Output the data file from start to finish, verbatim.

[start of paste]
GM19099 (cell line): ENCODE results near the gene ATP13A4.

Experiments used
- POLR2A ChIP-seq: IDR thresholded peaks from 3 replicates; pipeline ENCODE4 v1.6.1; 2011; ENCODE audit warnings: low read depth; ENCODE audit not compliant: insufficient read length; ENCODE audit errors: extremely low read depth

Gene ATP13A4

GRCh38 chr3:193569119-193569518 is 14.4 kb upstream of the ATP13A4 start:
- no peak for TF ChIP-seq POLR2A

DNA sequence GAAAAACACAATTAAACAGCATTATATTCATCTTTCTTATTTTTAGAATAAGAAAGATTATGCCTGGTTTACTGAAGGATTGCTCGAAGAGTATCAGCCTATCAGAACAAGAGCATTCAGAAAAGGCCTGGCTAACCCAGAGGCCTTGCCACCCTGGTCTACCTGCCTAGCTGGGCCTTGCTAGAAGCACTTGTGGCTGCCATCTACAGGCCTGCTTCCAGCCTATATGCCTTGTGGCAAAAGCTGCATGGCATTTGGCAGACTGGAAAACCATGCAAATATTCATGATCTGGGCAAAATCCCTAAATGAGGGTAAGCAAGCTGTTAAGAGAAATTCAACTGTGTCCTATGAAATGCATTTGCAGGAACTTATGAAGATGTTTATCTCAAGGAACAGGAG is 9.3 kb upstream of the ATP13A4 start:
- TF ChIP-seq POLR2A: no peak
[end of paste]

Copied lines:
GM19099 (cell line): ENCODE results near the gene ATP13A4.

Experiments used
- POLR2A ChIP-seq: IDR thresholded peaks from 3 replicates; pipeline ENCODE4 v1.6.1; 2011; ENCODE audit warnings: low read depth; ENCODE audit not compliant: insufficient read length; ENCODE audit errors: extremely low read depth

Gene ATP13A4

GRCh38 chr3:193569119-193569518 is 14.4 kb upstream of the ATP13A4 start:
- no peak for TF ChIP-seq POLR2A

DNA sequence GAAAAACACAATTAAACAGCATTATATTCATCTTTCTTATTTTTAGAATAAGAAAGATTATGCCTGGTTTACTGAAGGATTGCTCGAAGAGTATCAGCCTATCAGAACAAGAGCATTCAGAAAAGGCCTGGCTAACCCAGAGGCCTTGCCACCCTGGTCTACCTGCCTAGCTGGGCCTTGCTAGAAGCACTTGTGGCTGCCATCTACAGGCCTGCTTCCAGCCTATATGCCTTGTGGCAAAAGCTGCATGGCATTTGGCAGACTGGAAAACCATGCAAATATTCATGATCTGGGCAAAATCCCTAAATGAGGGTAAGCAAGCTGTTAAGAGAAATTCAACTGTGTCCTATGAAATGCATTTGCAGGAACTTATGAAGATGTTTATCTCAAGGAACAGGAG is 9.3 kb upstream of the ATP13A4 start:
- TF ChIP-seq POLR2A: no peak